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Perceptual Training in Beach Volleyball Defence: Different Effects of Gaze-Path Cueing on Gaze and Decision-Making.

Klostermann A, Vater C, Kredel R, Hossner EJ - Front Psychol (2015)

Bottom Line: However, recent findings challenge this method, especially, with regards to its actual effects on gaze behavior.Gaze analyses revealed learning effects for the dysfunctional group only.Hence, the results confirm cueing effects on gaze behavior, but they also question its benefit for enhancing decision-making.

View Article: PubMed Central - PubMed

Affiliation: Institute of Sport Science, University of Bern Bern, Switzerland.

ABSTRACT
For perceptual-cognitive skill training, a variety of intervention methods has been proposed, including the so-called "color-cueing method" which aims on superior gaze-path learning by applying visual markers. However, recent findings challenge this method, especially, with regards to its actual effects on gaze behavior. Consequently, after a preparatory study on the identification of appropriate visual cues for life-size displays, a perceptual-training experiment on decision-making in beach volleyball was conducted, contrasting two cueing interventions (functional vs. dysfunctional gaze path) with a conservative control condition (anticipation-related instructions). Gaze analyses revealed learning effects for the dysfunctional group only. Regarding decision-making, all groups showed enhanced performance with largest improvements for the control group followed by the functional and the dysfunctional group. Hence, the results confirm cueing effects on gaze behavior, but they also question its benefit for enhancing decision-making. However, before completely denying the method's value, optimisations should be checked regarding, for instance, cueing-pattern characteristics and gaze-related feedback.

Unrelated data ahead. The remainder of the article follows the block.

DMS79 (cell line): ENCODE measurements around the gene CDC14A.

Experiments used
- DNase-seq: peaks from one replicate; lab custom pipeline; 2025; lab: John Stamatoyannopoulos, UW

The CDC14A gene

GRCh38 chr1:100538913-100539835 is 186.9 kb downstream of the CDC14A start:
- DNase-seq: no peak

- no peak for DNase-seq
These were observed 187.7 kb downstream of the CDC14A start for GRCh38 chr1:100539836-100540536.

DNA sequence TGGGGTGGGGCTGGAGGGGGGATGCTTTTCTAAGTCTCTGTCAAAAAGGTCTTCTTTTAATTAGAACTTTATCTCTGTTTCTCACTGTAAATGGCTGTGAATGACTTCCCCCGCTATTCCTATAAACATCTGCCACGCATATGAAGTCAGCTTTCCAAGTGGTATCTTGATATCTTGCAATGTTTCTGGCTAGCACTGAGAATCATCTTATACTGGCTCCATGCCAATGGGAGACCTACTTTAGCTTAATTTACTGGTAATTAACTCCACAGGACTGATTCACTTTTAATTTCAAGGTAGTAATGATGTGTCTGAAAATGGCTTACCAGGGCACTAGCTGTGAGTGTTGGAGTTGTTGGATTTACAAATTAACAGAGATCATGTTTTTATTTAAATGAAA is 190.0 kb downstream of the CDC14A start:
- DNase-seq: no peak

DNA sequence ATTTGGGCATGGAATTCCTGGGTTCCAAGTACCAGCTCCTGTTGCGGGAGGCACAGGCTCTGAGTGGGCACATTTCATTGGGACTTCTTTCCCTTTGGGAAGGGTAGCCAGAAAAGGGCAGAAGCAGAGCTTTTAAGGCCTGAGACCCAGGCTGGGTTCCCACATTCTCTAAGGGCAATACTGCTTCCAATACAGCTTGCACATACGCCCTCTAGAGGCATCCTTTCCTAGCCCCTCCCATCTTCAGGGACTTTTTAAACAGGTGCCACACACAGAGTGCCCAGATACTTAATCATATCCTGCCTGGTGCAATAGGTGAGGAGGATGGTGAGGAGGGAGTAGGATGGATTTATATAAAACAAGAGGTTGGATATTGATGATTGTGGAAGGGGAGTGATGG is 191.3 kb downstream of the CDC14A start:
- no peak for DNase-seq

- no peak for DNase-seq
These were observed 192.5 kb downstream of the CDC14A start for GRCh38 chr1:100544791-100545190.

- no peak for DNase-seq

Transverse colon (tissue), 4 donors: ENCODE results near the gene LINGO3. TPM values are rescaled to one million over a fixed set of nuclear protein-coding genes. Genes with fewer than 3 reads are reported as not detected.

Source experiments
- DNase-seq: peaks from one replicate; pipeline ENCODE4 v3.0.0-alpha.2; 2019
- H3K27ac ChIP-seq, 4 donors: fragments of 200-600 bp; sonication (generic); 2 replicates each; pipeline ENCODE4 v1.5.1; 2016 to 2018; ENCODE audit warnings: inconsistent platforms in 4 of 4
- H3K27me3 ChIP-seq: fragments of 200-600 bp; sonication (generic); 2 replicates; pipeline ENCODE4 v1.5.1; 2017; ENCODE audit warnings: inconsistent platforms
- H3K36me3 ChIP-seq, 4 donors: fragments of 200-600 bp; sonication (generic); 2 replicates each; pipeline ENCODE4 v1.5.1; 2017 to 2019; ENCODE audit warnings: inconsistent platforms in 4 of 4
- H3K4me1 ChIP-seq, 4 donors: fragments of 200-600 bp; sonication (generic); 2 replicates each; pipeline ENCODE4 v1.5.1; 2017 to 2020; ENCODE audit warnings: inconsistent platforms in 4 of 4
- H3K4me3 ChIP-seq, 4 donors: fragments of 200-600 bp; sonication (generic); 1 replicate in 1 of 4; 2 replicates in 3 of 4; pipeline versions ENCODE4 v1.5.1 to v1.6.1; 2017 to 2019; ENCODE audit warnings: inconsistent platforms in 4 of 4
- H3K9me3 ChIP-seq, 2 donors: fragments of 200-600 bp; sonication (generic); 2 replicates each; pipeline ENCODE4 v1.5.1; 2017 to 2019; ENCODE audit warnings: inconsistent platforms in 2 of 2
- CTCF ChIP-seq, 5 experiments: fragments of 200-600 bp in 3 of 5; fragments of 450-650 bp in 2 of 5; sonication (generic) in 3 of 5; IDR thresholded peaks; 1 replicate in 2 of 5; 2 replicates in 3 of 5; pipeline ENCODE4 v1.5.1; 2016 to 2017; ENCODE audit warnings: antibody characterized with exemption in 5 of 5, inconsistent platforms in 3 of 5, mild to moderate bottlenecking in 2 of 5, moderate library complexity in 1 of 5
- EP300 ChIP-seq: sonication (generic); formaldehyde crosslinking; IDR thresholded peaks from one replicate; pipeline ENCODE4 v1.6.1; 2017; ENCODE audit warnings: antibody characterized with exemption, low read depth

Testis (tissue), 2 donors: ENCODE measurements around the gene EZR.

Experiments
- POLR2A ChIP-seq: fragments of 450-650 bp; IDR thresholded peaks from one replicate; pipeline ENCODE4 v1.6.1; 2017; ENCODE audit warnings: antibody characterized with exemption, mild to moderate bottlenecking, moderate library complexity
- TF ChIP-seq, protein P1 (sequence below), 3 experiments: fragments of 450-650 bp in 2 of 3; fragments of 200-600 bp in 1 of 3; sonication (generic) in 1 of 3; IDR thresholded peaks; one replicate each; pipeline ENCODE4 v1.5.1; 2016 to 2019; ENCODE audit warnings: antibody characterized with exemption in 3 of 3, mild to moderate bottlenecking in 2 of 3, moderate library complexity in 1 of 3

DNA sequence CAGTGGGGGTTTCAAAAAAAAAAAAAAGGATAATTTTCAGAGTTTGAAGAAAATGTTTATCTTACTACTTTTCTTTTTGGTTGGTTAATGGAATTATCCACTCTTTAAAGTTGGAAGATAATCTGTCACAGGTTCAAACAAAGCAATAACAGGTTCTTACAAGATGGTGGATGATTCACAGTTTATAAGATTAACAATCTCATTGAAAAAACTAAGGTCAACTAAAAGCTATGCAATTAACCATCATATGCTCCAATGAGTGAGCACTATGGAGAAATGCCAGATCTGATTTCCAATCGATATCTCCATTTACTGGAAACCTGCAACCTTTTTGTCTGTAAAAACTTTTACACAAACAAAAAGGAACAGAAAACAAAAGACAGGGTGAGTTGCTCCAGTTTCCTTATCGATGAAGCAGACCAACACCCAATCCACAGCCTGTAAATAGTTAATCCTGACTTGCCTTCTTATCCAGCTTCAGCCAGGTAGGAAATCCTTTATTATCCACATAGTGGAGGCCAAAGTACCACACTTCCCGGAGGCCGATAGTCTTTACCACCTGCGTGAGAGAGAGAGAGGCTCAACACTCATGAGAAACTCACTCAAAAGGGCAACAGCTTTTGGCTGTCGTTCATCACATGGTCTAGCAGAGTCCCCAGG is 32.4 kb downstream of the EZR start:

No MeSH data available.


Related in: MedlinePlus

Response accuracy (M and SE, in % correct) as a function of group (functional, dysfunctional, and control) and test (pre-test, post-test, and retention).
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Figure 6: Response accuracy (M and SE, in % correct) as a function of group (functional, dysfunctional, and control) and test (pre-test, post-test, and retention).

Mentions: As depicted in Figure 6, the respective ANOVA revealed a significant main effect for test, F(2,82) = 95.96, p < 0.01, = 0.70, with all groups significantly increasing response accuracy from pre- to post-test (all ps < 0.01) and from pre- to retention test (all ps < 0.01). Although performance slightly decreased from post- to retention test, this difference did not reach significance (all ps > 0.30). However, the test-related main effect was overlain by a significant group × test interaction, F(4,82) = 2.59, p = 0.04, = 0.11. Statistically, this interaction is explained by a virtually identical base level at pre-test for all three groups, F(2,44) = 0.01, p = 0.99, < 0.00, but learning differences with the largest improvement for the control group (pre-post: +36.8%, p < 0.01, = 0.79; pre-ret: 36.1%, p < 0.01, = 0.81), followed by the functional group (pre-post: +29.4%, p < 0.01, = 0.69; pre-ret: +27.9%, p < 0.01, = 0.68) and the dysfunctional group (pre-post: +22.2%, p < 0.01, = 0.68; pre-ret: +18.4%, p < 0.01, = 0.71). In more detail, in the post-test, F(2,44) = 3.53, p < 0.05, = 0.15, as well as in the retention test, F(2,44) = 5.25, p < 0.05, = 0.20, a significant main effect for group appeared with the control group, outperforming the dysfunctional group in both tests (all ps < 0.05, all > 0.21). In contrast, no differences were revealed between the functional and the control groups (all ps > 0.15, all < 0.07, all 1-β > 0.40) and between the functional and the dysfunctional groups (all ps > 0.08, all < 0.09, all 1-β > 0.34). Hence, the results show that (1) over the course of learning all groups improved response accuracy but (2) the functional showed no improvements when compared to the control group and (3) the functional cue group did not significantly differ from the dysfunctional group in post- and retention test.